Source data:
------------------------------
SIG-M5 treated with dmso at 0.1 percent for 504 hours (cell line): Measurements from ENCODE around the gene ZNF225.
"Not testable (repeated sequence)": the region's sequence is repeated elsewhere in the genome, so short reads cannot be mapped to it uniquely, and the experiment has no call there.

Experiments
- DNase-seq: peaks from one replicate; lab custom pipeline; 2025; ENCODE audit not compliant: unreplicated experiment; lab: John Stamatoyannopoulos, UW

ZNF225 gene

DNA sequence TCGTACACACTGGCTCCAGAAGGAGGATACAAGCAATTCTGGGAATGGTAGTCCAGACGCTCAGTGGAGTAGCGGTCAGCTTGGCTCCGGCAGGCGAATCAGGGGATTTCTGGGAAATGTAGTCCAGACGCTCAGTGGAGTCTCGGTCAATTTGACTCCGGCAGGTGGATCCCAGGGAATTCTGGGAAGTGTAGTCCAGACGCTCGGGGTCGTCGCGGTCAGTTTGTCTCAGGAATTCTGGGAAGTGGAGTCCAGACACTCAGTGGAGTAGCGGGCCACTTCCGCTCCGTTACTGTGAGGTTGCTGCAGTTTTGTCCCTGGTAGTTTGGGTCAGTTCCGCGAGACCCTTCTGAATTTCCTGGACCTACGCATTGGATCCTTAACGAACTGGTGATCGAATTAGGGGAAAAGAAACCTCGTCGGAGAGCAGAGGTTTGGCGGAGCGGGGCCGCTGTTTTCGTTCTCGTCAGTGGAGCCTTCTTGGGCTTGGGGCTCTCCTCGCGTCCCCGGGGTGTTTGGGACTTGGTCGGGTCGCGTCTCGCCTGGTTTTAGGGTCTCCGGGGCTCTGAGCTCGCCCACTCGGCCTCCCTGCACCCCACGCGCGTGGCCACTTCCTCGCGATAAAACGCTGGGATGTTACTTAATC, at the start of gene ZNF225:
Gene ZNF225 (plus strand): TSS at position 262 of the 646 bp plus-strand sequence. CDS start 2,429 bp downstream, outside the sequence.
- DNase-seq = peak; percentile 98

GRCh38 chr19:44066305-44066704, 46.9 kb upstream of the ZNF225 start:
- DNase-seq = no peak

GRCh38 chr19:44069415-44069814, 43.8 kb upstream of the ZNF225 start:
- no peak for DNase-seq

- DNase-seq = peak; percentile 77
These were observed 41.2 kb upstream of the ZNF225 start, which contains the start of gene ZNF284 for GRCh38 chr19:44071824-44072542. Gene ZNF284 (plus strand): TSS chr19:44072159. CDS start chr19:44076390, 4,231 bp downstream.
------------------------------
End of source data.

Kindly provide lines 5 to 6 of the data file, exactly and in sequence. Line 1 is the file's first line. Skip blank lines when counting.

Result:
ZNF225 gene

DNA sequence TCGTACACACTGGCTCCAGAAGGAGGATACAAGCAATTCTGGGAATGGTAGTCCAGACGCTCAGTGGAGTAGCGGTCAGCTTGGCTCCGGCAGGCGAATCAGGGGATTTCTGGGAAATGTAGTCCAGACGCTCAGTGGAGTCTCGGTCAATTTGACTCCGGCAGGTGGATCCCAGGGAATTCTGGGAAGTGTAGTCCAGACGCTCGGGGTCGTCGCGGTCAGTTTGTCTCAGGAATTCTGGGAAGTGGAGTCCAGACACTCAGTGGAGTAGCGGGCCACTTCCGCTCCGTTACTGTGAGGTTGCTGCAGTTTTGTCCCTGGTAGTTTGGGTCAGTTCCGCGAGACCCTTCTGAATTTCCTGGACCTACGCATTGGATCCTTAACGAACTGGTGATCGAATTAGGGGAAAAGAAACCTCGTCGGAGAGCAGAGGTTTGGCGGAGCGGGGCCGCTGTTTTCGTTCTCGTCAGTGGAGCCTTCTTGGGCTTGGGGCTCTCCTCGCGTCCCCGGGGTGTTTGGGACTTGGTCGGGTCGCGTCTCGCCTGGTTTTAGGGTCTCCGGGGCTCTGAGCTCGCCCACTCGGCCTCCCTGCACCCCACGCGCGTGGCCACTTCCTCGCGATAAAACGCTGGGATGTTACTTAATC, at the start of gene ZNF225: